5 THINGS TO KNOW ABOUT SCHOOL BUS STANDARDS

Yellow school buses are a constant fixture in our neighborhoods and communities, yet many people don’t know about the standards in construction, equipment, and inspection they must meet. In fact, many of the standards are higher than any other vehicle on the road. School bus drivers are also required to meet higher qualifications, training, and testing standards than many other drivers on the road. Approximately 480,000 school buses across the country carry 25 million children to and from school daily, and the national safety record lists only five passenger fatalities per year, which is less than 1 percent of all traffic deaths.

Here are five facts you may not know about school bus standards:


  1. School buses are the most regulated vehicles on the road with 33 standards for crash avoidance and crash survival, says the National Highway Traffic Safety Administration . They are also designed to be safer than passenger vehicles in preventing crashes and injuries. That’s part of the reason why students are about 70 times more likely to get to school safely when taking a bus instead of traveling by car.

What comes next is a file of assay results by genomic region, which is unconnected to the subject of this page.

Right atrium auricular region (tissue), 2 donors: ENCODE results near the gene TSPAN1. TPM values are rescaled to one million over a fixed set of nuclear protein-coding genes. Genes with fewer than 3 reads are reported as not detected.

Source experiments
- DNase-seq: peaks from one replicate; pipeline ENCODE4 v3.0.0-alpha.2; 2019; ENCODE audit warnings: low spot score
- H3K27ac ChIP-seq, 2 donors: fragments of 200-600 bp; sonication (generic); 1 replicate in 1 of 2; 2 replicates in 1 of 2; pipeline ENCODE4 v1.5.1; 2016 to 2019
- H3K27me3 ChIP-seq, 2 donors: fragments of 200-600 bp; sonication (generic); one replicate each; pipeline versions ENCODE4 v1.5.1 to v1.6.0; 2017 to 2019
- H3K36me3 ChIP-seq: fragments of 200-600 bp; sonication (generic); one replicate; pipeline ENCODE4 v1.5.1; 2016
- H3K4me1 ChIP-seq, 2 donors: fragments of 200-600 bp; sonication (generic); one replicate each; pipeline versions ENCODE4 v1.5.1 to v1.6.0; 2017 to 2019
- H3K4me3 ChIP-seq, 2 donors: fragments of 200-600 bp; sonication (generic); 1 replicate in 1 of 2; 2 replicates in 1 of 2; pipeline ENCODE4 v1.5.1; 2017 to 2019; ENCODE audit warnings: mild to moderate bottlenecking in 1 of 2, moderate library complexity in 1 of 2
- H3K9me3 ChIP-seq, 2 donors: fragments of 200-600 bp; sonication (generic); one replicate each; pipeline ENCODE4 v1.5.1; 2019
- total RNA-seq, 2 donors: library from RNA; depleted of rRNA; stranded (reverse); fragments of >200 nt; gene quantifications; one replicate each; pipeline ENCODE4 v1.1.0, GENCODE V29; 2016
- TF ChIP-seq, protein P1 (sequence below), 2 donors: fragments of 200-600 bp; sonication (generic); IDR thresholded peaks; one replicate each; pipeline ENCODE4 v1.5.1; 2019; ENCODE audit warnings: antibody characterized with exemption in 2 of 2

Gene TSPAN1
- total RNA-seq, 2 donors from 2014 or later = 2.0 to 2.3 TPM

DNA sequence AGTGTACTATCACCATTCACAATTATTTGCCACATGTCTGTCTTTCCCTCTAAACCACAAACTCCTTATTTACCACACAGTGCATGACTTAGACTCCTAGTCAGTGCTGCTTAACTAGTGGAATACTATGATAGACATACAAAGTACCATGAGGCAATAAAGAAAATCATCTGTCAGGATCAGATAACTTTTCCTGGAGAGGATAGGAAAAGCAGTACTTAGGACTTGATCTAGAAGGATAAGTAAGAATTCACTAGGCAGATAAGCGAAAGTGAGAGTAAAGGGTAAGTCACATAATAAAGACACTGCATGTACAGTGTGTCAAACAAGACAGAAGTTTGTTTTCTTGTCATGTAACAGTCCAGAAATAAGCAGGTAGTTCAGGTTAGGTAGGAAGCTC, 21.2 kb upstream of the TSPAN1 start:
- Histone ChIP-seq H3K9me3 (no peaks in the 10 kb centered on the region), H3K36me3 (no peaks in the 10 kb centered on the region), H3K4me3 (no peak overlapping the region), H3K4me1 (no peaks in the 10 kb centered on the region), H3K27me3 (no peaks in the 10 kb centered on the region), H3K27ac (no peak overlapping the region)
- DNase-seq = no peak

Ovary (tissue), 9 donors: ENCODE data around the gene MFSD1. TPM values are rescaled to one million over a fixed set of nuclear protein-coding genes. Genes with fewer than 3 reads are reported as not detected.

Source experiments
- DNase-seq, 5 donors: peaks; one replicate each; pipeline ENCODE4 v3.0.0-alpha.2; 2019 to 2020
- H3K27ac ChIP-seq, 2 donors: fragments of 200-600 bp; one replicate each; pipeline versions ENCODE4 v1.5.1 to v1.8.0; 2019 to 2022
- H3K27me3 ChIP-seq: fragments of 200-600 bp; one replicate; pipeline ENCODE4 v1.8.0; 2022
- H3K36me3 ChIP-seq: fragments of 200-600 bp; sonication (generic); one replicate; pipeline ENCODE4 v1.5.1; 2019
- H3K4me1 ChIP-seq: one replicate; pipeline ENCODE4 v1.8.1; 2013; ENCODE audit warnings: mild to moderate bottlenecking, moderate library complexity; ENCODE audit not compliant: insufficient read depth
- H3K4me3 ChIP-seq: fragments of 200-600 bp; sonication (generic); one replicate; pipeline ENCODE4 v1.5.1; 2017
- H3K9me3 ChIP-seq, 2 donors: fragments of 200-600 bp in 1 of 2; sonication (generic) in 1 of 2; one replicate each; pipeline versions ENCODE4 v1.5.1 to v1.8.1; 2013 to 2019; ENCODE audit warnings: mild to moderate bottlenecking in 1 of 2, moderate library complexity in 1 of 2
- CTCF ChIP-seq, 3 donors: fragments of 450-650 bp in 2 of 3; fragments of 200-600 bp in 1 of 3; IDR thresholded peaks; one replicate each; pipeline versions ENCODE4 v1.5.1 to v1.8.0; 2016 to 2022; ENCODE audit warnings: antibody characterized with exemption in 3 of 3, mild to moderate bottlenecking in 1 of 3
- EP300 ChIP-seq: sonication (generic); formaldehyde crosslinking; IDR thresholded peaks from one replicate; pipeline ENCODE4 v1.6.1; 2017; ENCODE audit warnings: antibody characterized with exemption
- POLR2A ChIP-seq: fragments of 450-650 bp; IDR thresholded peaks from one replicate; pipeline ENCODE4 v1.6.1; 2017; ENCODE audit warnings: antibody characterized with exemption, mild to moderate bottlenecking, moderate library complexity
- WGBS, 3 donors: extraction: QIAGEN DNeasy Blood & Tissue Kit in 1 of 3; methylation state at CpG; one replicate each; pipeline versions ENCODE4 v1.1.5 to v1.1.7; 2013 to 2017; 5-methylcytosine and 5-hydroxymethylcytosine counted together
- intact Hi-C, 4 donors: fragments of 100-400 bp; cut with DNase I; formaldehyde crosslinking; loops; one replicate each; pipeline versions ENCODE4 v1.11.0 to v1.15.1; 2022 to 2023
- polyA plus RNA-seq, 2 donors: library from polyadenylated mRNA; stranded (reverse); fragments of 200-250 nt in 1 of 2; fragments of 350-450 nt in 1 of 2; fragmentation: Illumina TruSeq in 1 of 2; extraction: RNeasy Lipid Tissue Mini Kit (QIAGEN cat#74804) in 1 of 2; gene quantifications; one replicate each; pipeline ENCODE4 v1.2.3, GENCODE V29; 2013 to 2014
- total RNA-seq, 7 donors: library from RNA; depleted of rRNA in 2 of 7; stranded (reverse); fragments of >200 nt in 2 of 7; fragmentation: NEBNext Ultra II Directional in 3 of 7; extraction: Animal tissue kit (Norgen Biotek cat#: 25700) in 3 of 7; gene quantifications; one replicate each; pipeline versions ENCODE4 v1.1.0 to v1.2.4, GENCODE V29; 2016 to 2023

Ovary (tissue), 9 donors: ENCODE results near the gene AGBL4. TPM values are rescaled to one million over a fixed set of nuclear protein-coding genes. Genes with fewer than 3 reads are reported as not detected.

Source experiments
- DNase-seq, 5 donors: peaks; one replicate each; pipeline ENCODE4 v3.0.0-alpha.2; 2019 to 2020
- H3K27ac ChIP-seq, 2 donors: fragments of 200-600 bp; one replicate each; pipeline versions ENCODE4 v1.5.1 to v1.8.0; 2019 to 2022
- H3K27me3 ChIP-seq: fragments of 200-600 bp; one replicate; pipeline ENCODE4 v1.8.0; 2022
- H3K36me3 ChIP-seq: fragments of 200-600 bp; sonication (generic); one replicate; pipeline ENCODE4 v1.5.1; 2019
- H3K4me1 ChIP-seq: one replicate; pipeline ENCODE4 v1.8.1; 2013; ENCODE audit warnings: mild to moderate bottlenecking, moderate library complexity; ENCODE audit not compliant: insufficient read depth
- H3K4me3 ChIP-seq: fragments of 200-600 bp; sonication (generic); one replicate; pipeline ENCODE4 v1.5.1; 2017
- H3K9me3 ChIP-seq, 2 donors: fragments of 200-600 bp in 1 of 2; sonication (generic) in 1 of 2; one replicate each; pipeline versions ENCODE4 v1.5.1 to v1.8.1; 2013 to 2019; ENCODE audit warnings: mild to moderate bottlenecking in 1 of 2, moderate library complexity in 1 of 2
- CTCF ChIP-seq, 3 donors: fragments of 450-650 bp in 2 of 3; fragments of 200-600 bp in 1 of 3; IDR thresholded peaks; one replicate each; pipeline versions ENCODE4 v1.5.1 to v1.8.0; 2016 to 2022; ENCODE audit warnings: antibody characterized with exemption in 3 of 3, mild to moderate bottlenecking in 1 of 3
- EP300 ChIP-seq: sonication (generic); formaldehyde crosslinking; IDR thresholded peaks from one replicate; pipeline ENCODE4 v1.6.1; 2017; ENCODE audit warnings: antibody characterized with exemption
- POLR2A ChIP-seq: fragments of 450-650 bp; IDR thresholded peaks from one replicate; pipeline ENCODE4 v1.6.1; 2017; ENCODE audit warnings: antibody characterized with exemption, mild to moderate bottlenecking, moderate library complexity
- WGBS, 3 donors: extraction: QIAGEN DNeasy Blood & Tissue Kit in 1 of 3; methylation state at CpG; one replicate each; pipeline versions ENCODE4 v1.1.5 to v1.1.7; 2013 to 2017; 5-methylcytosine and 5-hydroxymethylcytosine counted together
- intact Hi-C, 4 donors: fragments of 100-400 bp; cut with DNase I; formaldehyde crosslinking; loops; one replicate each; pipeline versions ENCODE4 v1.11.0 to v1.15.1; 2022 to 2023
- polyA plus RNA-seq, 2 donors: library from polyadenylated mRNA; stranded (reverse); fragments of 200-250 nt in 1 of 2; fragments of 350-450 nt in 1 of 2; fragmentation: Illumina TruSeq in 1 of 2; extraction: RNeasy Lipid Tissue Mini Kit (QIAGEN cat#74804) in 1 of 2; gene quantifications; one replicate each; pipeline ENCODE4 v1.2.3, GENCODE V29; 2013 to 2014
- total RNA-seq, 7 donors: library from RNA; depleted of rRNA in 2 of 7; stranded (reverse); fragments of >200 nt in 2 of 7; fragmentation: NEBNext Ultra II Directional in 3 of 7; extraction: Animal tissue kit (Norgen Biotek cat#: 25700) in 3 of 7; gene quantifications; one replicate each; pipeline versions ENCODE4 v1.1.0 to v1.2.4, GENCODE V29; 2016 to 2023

2. School bus design is created to be highly visible, which includes the iconic “school bus yellow,” flashing red lights, cross-view mirrors and stop-sign arms. Inside the bus, the envelope seating, high crush standards, and rollover features provide further protection for passengers.
  3. School bus riders are protected legally, as well. For example, it is illegal to pass a school bus when it is stopped to drop off or pick up passengers, regardless of the direction of traffic. This makes it safer for students of all ages to ride to school and be safe while crossing the street.
  4. Although seat belts have been required in passenger cars since 1968, school buses are designed to “compartmentalize” and distribute crash forces in a different way so passengers don’t experience crashes as they do in cars, trucks, and vans. Children are protected by the strong, closely-spaced seats that have energy-absorbing seat backs. In small school buses that weight 10,000 pounds or less, you’ll see lap and shoulder belts since the size is closer to passenger cars and trucks and can’t compartmentalize crashes in the same way.
  5. School bus inspections are scheduled regularly at the state and school district level, which require strict checks of the brake system, emergency exits, engine and exhaust systems, lighting and electrical, mirrors, seats and barriers, steering and suspension, and paint and markings on the bus. Once inspected, buses often display a sticker on the front windshield to show inspection approval. Some districts also place a QR code inside the door of every bus so anyone with a smartphone can find its current inspection condition.